It recommended the mandatory fitting of gas detectors in all such planes.
British businessman Richard Cousins, 58, died alongside his 48-year-old fiancée, magazine editor Emma Bowden, her 11-year-old daughter Heather and his sons, Edward, 23, and William, 25, and pilot Gareth Morgan, 44. Mr Cousins was the chief executive of catering giant Compass.
The family had been on a sightseeing flight in the de Havilland DHC-2 Beaver plane when it nose-dived into the Hawkesbury River at Jerusalem Bay, about 50km (30 miles) from the city centre.
The final report by the Australian Transport Safety Bureau (ATSB) confirmed the findings of an interim report published in 2020.
It said pre-existing cracks in the exhaust collector ring were believed to have released exhaust gas into the engine bay. Holes left by missing bolts in a firewall then allowed the fumes to enter the cabin.
“As a result, the pilot would have almost certainly experienced effects such as confusion, visual disturbance and disorientation,” the report said.
“Consequently, it was likely that this significantly degraded the pilot’s ability to safely operate the aircraft.”
The ATSB recommended the Civil Aviation Safety Authority consider mandating the fitting of carbon monoxide detectors in piston-engine aircraft that carry passengers.
It previously issued safety advisory notices to owners and operators of such aircraft that they install detectors “with an active warning” to pilots”. Operators and maintainers of planes were also advised to carry out detailed inspections of exhaust systems and firewalls.
Read from source: https://www.bbc.com/news/world-australia-55862128
Australia unlikely to fully reopen border in 2021, says top official
Australia is unlikely to fully open its borders in 2021 even if most of its population gets vaccinated this year as planned, says a senior health official.
The comments dampen hopes raised by airlines that travel to and from the country could resume as early as July.
Department of Health Secretary Brendan Murphy made the prediction after being asked about the coronavirus’ escalation in other nations.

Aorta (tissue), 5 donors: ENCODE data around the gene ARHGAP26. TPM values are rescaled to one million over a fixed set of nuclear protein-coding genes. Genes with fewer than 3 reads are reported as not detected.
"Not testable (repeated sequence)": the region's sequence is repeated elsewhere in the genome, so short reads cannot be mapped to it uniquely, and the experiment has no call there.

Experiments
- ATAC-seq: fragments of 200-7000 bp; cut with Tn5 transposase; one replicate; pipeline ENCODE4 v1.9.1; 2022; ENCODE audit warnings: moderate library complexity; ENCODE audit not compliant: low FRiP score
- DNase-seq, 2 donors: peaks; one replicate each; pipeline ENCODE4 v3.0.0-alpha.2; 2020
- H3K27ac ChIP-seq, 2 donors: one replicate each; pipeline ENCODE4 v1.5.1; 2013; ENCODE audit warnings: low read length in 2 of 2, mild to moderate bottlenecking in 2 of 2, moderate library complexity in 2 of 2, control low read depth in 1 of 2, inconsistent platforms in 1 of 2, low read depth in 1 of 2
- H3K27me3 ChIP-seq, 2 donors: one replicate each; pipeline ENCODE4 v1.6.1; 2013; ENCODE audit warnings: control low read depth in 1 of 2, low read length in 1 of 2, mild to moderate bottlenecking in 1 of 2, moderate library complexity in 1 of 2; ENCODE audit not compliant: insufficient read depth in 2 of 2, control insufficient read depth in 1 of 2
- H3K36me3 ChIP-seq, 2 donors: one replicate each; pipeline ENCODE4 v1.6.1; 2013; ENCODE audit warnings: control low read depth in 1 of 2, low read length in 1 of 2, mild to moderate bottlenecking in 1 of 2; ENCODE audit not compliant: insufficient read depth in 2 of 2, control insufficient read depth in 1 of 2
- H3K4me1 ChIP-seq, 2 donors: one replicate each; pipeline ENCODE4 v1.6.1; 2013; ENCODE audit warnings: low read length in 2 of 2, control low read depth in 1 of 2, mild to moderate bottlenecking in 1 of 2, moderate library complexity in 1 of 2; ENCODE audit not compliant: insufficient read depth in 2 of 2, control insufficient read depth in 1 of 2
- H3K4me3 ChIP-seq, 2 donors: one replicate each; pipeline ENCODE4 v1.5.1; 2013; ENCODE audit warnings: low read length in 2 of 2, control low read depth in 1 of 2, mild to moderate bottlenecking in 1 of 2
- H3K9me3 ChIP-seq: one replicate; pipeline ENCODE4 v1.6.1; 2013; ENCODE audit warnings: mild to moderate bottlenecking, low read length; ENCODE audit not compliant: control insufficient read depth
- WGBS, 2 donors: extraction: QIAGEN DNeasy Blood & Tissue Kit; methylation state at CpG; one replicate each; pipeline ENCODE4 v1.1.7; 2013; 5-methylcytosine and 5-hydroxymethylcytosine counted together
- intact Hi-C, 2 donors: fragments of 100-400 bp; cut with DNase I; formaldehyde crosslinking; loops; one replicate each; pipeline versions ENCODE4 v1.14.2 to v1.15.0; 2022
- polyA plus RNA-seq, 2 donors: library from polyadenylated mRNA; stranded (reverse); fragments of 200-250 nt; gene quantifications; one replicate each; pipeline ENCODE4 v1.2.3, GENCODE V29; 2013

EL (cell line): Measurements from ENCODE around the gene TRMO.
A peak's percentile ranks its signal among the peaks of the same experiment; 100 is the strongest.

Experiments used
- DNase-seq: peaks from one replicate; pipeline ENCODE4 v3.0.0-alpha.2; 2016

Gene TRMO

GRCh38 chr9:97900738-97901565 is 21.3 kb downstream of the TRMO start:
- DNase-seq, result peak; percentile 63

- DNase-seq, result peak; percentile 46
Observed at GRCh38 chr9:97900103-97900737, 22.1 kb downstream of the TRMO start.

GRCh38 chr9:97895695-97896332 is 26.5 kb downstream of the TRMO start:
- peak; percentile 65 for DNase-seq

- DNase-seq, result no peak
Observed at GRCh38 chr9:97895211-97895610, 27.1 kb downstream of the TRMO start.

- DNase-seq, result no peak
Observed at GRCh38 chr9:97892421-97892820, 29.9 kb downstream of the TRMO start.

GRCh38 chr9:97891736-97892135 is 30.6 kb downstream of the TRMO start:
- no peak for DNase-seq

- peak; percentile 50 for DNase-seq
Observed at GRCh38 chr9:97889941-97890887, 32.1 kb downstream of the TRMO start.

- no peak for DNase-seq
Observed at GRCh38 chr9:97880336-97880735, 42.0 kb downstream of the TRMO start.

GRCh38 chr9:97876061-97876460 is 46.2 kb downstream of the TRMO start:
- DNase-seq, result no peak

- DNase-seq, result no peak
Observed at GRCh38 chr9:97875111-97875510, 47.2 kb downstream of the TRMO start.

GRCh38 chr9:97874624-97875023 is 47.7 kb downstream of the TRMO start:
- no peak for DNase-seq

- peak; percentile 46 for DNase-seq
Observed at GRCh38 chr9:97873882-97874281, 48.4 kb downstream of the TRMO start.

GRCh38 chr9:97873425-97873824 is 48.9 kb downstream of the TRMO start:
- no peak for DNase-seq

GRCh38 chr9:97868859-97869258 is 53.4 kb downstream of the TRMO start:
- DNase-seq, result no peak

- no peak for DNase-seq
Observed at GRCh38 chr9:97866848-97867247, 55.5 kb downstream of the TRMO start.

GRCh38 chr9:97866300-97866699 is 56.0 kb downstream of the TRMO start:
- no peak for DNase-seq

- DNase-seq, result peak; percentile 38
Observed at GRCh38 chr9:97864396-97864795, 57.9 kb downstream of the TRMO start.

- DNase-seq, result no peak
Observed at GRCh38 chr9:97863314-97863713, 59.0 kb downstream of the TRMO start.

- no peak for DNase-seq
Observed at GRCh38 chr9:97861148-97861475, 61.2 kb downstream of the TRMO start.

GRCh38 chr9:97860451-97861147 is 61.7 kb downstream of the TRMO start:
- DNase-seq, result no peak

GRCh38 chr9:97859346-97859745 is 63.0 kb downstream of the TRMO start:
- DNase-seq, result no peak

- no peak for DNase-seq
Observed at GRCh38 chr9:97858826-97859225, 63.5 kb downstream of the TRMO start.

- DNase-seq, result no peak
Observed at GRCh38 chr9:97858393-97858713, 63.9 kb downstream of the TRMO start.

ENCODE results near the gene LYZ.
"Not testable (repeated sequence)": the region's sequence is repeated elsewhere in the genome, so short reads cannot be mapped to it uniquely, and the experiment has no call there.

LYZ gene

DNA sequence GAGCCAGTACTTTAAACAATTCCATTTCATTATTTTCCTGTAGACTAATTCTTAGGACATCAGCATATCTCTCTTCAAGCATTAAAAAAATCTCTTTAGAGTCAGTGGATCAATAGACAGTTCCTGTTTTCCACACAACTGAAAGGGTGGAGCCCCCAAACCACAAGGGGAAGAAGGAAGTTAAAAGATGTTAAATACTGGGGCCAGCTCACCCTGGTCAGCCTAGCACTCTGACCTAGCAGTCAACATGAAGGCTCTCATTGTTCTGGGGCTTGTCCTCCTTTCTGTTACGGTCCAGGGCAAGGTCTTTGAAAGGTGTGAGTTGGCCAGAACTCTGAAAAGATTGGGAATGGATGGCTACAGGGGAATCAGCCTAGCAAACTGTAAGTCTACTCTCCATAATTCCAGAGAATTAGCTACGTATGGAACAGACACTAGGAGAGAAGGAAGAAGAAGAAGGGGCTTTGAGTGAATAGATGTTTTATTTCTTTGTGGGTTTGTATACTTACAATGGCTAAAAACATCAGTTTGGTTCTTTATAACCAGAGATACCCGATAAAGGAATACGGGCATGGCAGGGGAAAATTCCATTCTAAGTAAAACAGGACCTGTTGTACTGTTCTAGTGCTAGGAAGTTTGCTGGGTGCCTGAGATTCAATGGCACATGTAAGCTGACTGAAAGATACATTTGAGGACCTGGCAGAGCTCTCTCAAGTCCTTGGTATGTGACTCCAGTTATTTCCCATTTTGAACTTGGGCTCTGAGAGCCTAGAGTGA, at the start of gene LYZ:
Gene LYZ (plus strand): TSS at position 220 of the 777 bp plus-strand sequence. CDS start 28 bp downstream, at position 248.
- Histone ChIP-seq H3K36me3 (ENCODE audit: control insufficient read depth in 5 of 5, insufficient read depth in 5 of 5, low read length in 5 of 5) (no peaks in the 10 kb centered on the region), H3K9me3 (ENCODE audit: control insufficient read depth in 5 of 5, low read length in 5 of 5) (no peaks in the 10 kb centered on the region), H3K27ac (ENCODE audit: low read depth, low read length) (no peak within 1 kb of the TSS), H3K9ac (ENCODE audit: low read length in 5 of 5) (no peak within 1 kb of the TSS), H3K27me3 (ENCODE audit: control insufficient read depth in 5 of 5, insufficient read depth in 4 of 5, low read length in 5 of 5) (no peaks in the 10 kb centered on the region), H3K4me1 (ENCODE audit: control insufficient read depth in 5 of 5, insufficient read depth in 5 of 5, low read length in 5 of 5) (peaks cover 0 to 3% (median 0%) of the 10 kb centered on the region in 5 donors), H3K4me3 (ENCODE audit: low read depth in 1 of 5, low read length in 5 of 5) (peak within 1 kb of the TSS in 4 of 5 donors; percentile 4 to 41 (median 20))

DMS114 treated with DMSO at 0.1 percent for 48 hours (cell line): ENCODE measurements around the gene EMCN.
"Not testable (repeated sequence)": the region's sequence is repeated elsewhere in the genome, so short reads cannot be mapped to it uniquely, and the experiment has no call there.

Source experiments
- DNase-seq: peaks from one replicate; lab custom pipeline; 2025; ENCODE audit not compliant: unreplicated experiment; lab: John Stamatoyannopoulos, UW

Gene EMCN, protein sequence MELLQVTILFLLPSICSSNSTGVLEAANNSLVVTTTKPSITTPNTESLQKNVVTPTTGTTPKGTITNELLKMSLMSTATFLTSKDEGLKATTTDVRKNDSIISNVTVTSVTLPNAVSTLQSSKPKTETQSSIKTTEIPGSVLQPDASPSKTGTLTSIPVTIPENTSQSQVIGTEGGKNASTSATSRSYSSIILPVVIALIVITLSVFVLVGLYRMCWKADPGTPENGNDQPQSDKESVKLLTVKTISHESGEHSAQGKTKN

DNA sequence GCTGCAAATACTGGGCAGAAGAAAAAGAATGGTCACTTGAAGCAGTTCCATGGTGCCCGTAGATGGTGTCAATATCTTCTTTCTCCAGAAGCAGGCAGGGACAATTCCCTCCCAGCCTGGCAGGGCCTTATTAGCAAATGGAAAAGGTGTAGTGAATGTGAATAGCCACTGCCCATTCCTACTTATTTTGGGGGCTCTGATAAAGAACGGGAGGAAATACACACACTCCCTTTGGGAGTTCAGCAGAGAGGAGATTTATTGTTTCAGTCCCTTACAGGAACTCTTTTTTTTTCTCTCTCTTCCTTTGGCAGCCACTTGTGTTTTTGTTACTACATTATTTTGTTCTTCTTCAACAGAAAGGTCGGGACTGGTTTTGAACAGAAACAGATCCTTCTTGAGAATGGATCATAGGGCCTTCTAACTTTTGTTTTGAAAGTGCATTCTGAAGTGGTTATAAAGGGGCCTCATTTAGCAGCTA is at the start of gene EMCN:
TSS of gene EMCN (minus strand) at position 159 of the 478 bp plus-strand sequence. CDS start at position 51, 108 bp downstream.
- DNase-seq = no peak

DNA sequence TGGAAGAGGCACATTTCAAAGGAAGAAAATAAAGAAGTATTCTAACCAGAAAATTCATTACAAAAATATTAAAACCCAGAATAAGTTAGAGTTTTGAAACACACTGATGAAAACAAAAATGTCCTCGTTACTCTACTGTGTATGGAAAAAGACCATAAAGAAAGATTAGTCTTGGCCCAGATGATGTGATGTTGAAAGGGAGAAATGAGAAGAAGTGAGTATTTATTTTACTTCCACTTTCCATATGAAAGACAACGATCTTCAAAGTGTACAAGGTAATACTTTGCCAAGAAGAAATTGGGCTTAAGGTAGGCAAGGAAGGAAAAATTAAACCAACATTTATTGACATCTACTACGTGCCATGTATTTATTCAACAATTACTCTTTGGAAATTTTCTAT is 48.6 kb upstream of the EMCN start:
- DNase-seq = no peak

Dr Murphy spearheaded Australia’s early action to close its borders last March.
“I think that we’ll go most of this year with still substantial border restrictions,” he told the Australian Broadcasting Corporation on Monday.
“Even if we have a lot of the population vaccinated, we don’t know whether that will prevent transmission of the virus,” he said, adding that he believed quarantine requirements for travellers would continue “for some time”.
Citizens, permanent residents and those with exemptions are allowed to enter Australia if they complete a 14-day hotel quarantine at their own expense.
Qantas – Australia’s national carrier – reopened bookings earlier this month, after saying it expected international travel to “begin to restart from July 2021.”
However, it added this depended on the Australian government’s deciding to reopen borders.
Australia’s tight restrictions
The country opened a travel bubble with neighbouring New Zealand late last year, but currently it only operates one-way with inbound flights to Australia.
Australia has also discussed the option of travel bubbles with other low-risk places such as Taiwan, Japan and Singapore.
A vaccination scheme is due to begin in Australia in late February. Local authorities have resisted calls to speed up the process, giving more time for regulatory approvals.
Australia has so far reported 909 deaths and about 22,000 cases, far fewer than many nations. It reported zero locally transmitted infections on Monday.
Experts have attributed much of Australia’s success to its swift border lockdown – which affected travellers from China as early as February – and a hotel quarantine system for people entering the country.
Local outbreaks have been caused by hotel quarantine breaches, including a second wave in Melbourne. The city’s residents endured a stringent four-month lockdown last year to successfully suppress the virus.
Other outbreaks – including one in Sydney which has infected about 200 people – prompted internal border closures between states, and other restrictions around Christmas time.
The state of Victoria said on Monday it would again allow entry to Sydney residents outside of designated “hotspots”, following a decline in cases.
While the measures have been praised, many have also criticised them for separating families across state borders and damaging businesses.
Dr Murphy said overall Australia’s virus response had been “pretty good” but he believed the nation could have introduced face masks earlier and improved its protections in aged care homes.
In recent days, Australia has granted entry to about 1,200 tennis players, staff and officials for the Australian Open. The contingent – which has recorded at least nine infections – is under quarantine.
Read from source: https://www.bbc.com/news/world-australia-55699581